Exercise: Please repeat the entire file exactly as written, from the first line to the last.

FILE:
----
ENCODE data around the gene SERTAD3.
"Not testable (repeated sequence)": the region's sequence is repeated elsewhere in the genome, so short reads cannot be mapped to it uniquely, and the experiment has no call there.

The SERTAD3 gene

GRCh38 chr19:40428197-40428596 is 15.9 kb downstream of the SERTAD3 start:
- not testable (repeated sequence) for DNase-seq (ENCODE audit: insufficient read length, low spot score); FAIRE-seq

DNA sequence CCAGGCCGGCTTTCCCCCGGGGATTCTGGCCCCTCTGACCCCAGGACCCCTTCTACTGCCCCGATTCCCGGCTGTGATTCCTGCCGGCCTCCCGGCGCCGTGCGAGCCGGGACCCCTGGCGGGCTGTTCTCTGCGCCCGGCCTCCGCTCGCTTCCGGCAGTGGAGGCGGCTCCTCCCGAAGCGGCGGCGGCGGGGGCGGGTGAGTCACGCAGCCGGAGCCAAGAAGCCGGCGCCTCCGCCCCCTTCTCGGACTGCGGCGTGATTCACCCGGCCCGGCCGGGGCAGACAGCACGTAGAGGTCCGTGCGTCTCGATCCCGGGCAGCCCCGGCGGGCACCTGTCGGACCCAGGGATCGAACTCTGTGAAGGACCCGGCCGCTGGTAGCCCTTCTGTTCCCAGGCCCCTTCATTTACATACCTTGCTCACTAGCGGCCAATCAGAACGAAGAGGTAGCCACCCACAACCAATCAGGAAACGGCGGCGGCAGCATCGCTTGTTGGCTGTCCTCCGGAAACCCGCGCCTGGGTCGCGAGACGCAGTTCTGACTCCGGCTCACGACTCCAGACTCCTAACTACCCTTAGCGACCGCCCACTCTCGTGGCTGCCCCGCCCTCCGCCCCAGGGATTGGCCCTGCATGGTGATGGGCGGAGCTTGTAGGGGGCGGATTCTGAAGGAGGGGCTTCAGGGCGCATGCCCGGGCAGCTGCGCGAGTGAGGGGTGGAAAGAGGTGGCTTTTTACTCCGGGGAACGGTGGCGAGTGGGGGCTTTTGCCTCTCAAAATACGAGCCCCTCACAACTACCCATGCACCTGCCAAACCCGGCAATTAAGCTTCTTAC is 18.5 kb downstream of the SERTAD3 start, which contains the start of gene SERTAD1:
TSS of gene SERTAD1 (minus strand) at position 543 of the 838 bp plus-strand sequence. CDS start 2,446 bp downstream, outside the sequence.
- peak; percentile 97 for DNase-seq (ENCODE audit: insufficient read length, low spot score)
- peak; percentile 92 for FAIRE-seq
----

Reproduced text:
ENCODE data around the gene SERTAD3.
"Not testable (repeated sequence)": the region's sequence is repeated elsewhere in the genome, so short reads cannot be mapped to it uniquely, and the experiment has no call there.

The SERTAD3 gene

GRCh38 chr19:40428197-40428596 is 15.9 kb downstream of the SERTAD3 start:
- not testable (repeated sequence) for DNase-seq (ENCODE audit: insufficient read length, low spot score); FAIRE-seq

DNA sequence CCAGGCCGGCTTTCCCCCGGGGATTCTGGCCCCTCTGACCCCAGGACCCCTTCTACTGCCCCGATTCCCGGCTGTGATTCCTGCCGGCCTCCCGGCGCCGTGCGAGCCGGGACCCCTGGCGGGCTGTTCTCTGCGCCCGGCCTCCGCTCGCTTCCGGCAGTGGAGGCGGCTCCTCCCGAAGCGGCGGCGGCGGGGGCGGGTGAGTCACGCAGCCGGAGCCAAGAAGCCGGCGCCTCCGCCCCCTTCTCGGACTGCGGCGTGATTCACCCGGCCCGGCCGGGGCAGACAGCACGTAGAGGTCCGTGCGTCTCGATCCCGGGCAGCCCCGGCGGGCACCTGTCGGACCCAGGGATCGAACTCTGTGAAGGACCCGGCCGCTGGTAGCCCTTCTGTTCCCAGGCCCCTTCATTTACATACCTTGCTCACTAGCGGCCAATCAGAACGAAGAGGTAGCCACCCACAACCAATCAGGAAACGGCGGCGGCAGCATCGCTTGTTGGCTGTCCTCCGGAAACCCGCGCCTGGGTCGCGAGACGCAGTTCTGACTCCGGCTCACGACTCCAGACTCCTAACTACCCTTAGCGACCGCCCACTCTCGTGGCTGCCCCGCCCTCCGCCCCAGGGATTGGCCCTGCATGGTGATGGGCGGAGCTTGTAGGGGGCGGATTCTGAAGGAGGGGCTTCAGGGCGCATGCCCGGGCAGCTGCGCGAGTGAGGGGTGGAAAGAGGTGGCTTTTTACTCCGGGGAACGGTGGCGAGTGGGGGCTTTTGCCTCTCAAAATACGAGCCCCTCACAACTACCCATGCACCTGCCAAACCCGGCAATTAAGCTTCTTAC is 18.5 kb downstream of the SERTAD3 start, which contains the start of gene SERTAD1:
TSS of gene SERTAD1 (minus strand) at position 543 of the 838 bp plus-strand sequence. CDS start 2,446 bp downstream, outside the sequence.
- peak; percentile 97 for DNase-seq (ENCODE audit: insufficient read length, low spot score)
- peak; percentile 92 for FAIRE-seq